by Rae Carson
Lady Elisa is special. She is the bearer of the Godstone, a stone placed in her navel by God which marks her as someone who will perform an important act of service during her lifetime. Elisa loves God and studies constantly to know God’s will for her life. But she has been sheltered, and there are things she doesn’t know about the Godstone. There are enemies that would happily kill her to harness its power, and Lady Elisa is in danger. Now, married to the handsome King Alejandro of Joya d’Arena as the seal to a bargain that will provide troops against the enemies of both countries, Elisa wonders, when will her act of service occur, and will she, like most Godstone bearers, die young?
Before I go on and on about how pleased I am to find a tough, independent, resilient, and overweight protagonist who is also a princess, let me first give an enthusiastic shout out to the author of this phenomenal novel; hello and thank you, Rae Carson (OH-IO)! I feel certain that Ms. Carson is going to be one of those YA novelists from the great state of Ohio who stands arm and arm with other gifted YA writers from this state—Cinda Williams Chima, Margaret Peterson Haddix, Sharon Creech, Angela Johnson, Sharon Draper to name a few—all of whom make me proud to be a Buckeye.
First, let me say that while the synopsis of this book (above) makes it sound like a religious book, I would argue that the religious overtones do not at all come off as overly didactic. In fact, when religion is referenced at all, it comes off as highly generic in nature; faith becomes the greater theme that Lady Elisa deals with. Lady Elisa’s character seems naturally concerned with faith, it suits her—especially at the start of the story when she is married off to a handsome stranger who doesn’t really desire her at all, and she is taken to a strange country. Faith is all she has. Will King Alejandro ever desire her? After all she is very, very fat. Like many of us, when Elisa becomes stressed out, concerned, or simply bored, she eats—and because of this, she is a fat bride. Thus, her self-confidence suffers, at least at first, but her faith and intelligence trump her insecurities and help to make her a formidable future queen against her enemy—the neighboring country Invierne. The dynamic changes Elisa goes through during the action in this novel (and the action and conflict between Joya d’Arena & Invierne is the primary focus of the work) make her perhaps my most favorite female protagonist ever!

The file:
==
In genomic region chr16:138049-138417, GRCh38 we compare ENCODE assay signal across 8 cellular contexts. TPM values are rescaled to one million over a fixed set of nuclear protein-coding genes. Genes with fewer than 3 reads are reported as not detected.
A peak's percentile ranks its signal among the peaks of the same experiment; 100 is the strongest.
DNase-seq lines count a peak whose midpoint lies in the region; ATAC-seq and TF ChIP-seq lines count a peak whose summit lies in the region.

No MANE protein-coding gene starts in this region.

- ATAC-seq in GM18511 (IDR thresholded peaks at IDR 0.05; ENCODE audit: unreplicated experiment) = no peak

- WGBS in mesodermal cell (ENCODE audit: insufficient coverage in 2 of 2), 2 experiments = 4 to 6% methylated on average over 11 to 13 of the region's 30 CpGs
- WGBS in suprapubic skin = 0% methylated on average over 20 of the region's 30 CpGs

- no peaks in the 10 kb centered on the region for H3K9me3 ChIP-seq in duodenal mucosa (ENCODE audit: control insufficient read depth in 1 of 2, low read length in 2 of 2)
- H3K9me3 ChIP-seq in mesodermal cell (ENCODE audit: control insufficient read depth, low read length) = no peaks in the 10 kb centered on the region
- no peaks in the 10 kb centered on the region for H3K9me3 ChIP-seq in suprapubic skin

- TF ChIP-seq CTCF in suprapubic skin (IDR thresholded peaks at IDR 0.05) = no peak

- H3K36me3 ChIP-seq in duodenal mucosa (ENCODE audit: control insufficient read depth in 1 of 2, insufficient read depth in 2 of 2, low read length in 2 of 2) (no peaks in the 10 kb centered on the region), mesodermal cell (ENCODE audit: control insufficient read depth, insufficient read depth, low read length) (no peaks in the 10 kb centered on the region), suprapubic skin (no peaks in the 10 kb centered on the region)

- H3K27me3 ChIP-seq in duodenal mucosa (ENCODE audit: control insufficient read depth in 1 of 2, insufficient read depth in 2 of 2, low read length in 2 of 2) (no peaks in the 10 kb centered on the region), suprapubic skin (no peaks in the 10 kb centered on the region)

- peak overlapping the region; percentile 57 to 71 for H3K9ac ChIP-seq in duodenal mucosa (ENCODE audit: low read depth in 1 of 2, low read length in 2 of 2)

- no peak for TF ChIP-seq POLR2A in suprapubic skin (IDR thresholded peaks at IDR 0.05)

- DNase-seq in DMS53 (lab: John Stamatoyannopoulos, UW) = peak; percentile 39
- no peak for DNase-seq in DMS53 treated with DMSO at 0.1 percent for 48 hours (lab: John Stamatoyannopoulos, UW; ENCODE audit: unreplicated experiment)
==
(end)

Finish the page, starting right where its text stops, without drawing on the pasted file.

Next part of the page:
The secondary characters in the novel are equally interesting. It’s not hard to see early on that the handsome King Alejandro, who Elisa worries over in the start of the novel is a flake. He is spineless and cannot take a stand, even when it comes to acknowledging his own marriage. Indecisive, adulterous, cowardly, and inexperienced, Alejandro cannot hold a candle to Elisa. Equally as interesting, but not nearly as spineless, are Elisa’s devoted nurse, Ximena, who clearly has a secret past, and the spiteful Cosmé, the handmaiden to her husband’s mistress who seems hell-bent on Elisa’s destruction. But perhaps the most endearing character is Humberto—a humble desert boy who treats Elisa with love and honor, whether she is obese or thin. Who doesn’t love a guy like that?
The writing in the novel is incredibly strong. Unlike many other YA novels that include such disturbing plot twists as arranged marriage, espionage, and war, as this novel does, sensitive situations are dealt with tactfully, and there are absolutely no sexually explicit scenes. The author uses Spanish (or perhaps Italian?) words to add an exotic feel to the narrative, and this, coupled with the fantastic descriptions of deserts and sandstorms made this Ohio native feel like I’ve traveled to lands far away. Each chapter was short and punctuated with enough action and intrigue to keep me on the edge of my seat.
Happily and in her own words, “God is not done with [Elisa] yet”—book two, Crown of Embers is already on the shelves, and I’ve just ordered my copy.